Speeches Articles

Managing the Oil Crisis

Speech delivered during the Development RoundTable Series Forum on Oil and Electric Power held at the Sulo Hotel on 17 June 2008

Our dependency on oil has never been more excruciating than it is today.   The price of fuel has reached unheard of heights.  The price of crude went above $139 a barrel over a week ago, before easing.  At the pump, the price of unleaded gasoline has gone beyond P56 and diesel above P49.  We are now consuming over 120 million barrels a year, and 90 per cent of that is sourced outside the country.

What is causing this unprecedented rise in global oil prices?  The key factor seems to be that the demand for oil is rising much faster than its supply, and this is due fundamentally  to the fact that the few old oilfields on which the world relies for most of its oil are being depleted and no new fields have been discovered that can match their production and reserves.  Peak oil, which was viewed just a few years ago as a outlandish theory, is now being treated as fact.  The second factor pushing up prices is the rush to buy oil futures contracts, a development that is partly determined by the fear that available oil will increasingly become scarce, partly by the desire of investors to park their wealth in oil instead of the declining dollar.

Challenges and Dilemmas of the Public Intellectual

Excerpts from Walden Bello's acceptance speech at the Outstanding Public Scholar Award
Panel, International Studies Association, 49th Annual Convention, San
Francisco, California, March 27, 2008.  Bello was the second recipient
of the award, the first being Dr. Susan George in 2007. Members of the
panel honoring Bello were George; Dr. Richard Falk, professor emeritus
at Princeton University; Dr. Robin Broad, professor at American
University, and Dr.Barry Gills, professor at the University of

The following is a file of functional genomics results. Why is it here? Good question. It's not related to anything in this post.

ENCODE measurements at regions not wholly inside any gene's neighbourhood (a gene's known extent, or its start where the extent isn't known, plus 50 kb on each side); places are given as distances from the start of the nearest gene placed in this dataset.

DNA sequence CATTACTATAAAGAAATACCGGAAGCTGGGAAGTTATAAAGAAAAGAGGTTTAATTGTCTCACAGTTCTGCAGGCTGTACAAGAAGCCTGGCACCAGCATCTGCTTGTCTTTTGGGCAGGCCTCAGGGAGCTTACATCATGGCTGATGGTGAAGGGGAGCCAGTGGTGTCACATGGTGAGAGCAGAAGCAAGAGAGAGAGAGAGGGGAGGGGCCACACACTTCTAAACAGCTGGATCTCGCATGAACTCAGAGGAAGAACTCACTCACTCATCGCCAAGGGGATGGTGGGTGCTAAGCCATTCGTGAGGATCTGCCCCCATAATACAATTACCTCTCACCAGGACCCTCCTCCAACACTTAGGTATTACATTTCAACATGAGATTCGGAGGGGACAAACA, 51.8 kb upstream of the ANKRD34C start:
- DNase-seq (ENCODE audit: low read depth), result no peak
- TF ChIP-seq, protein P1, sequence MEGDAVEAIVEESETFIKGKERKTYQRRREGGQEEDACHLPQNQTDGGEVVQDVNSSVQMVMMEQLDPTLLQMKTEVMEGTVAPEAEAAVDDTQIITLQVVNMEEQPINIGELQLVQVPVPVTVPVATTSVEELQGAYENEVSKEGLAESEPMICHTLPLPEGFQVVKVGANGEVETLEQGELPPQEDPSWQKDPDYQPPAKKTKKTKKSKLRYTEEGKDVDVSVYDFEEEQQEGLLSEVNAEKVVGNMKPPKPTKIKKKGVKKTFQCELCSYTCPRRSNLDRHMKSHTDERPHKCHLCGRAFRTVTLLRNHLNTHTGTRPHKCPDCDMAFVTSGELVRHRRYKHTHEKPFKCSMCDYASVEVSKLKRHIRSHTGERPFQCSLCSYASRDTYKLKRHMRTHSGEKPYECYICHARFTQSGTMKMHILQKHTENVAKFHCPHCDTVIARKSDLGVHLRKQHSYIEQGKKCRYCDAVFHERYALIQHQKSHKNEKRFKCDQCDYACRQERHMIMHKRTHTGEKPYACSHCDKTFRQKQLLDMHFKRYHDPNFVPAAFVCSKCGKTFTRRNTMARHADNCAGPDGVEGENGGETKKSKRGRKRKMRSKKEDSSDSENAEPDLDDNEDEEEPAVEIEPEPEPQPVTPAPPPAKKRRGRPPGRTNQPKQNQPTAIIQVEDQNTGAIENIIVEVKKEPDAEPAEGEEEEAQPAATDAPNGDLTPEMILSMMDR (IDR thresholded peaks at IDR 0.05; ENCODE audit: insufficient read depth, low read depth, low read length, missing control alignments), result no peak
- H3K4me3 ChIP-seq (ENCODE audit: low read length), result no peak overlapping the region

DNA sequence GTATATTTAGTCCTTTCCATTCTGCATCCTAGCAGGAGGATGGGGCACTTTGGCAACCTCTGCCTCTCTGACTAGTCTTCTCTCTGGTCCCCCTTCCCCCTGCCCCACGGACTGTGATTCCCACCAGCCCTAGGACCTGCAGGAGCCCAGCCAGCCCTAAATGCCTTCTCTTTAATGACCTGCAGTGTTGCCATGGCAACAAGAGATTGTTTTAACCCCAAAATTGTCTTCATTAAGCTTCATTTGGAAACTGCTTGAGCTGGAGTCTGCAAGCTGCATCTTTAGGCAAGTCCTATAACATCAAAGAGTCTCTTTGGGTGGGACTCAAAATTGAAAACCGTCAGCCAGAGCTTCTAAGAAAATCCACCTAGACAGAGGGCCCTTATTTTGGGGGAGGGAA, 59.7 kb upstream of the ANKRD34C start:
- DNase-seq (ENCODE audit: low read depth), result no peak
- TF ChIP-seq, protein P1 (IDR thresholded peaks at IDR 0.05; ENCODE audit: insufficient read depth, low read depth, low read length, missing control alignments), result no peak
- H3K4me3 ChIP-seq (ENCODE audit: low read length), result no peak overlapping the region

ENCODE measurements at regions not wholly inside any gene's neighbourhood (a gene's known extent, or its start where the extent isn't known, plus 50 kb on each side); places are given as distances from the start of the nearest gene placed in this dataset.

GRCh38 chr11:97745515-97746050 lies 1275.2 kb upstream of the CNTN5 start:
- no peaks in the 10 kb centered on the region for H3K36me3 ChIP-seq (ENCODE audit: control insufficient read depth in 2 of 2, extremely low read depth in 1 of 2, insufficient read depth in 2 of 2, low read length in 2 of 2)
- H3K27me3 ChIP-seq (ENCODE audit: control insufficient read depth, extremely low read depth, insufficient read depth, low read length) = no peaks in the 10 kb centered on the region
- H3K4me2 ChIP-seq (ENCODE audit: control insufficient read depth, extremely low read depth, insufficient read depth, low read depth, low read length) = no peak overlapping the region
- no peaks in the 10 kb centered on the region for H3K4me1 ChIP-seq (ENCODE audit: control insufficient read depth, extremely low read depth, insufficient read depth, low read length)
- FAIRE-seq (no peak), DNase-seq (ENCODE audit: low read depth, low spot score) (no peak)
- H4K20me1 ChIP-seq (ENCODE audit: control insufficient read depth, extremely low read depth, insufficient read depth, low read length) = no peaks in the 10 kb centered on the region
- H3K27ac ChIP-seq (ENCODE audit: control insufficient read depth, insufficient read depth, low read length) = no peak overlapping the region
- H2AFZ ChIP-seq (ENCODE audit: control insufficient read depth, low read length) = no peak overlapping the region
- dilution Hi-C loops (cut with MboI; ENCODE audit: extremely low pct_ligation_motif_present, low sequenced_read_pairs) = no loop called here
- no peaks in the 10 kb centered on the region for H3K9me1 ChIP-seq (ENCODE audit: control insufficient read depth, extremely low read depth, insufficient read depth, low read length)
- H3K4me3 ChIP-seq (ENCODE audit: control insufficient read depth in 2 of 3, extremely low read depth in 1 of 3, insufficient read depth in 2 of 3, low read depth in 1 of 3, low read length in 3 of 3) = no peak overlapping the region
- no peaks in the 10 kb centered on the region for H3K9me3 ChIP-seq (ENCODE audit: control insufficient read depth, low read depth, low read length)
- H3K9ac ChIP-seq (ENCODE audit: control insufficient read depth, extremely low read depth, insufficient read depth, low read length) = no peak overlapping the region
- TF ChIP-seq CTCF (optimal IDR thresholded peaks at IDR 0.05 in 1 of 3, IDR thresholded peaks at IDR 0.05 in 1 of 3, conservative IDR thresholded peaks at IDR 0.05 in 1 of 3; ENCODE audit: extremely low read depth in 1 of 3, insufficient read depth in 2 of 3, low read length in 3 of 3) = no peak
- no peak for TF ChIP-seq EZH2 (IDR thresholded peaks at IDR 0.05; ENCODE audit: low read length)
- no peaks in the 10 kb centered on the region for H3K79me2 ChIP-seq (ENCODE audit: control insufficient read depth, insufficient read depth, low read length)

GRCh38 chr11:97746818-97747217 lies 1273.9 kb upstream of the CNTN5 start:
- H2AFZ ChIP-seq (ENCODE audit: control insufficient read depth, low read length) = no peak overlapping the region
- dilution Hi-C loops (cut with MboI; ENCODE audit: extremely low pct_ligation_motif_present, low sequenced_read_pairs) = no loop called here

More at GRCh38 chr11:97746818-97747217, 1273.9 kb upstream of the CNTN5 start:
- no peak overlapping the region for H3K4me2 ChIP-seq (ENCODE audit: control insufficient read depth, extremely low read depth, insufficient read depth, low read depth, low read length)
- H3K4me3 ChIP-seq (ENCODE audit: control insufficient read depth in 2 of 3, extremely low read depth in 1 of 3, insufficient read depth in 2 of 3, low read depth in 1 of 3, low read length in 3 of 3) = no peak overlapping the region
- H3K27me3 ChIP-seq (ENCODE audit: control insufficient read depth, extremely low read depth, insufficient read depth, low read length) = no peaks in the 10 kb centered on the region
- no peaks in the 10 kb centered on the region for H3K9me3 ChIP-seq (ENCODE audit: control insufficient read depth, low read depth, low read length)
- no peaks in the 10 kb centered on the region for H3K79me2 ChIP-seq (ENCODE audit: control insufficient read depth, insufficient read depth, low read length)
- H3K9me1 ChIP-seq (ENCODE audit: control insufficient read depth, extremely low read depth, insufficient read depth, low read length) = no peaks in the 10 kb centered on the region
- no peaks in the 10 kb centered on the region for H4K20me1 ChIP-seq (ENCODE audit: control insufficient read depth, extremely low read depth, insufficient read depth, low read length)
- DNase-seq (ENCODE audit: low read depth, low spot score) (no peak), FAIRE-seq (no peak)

Newcastle. 

I would like, first of all, to say that I am very grateful to the
International Political Economy Section of the International Studies
Association for this award.  I am very, very honored by the generous
comments of Barry [Gills], Robin [Broad], Richard [Falk] and Susan
[George].  And it really is an honor to be in the company of Susan, the
first person to be given this award.  Let me just say that, especially
in comparison to Susan, I am not really sure that I am the best person
to be named ISA’s Outstanding Public Scholar for 2008, though I think I
would consider myself a public intellectual or, as the French say,
intellectuel engage—that is, one who marries analysis to action, or at
least tries to.

I have been asked by Barry to share some of the lessons I have learned
in my work as a public intellectual. This is not easy since although my
views about things are very public, I am not used to speaking about my
life in public.

Selected Economic, Political, and Social Trends in Asia in a Global Context

Briefing for 11.11.11, Balay Kalinaw, University of the Philippines, 24 March 2008.


The Global Financial System in Crisis

Speech at the Seminar on "Dismantling Obstacles to Advancing Development Agenda and Accountability," People's Development Forum, Bahay ng Alumni, University of the Philippines, 25 March 2008.

I have been asked to address the issue of the international financial architecture that provides the context for aid flows. 
My response is what architecture?  In fact, we now stand on the brink of what former US Federal Reserve Chairman Alan Greenspan last week characterized as possibly the worst economic crisis since the Second World War because of the lack of architecture or structure to govern global capital flows.  The so-called subprime mortgage crisis that has resulted so far in losses of some $400 billion and threatens a chain reaction of collapsing financial institutions globally is the end product of a process of deregulation of financial markets that began during the Reagan-Thatcher era.  This is the latest of some 100 financial crises in the last 30 years, according to the count of the Brookings Institution.

Managing the Oil Crisis

We ought not to be completely helpless, however. What is so shocking about the current state of affairs is that our...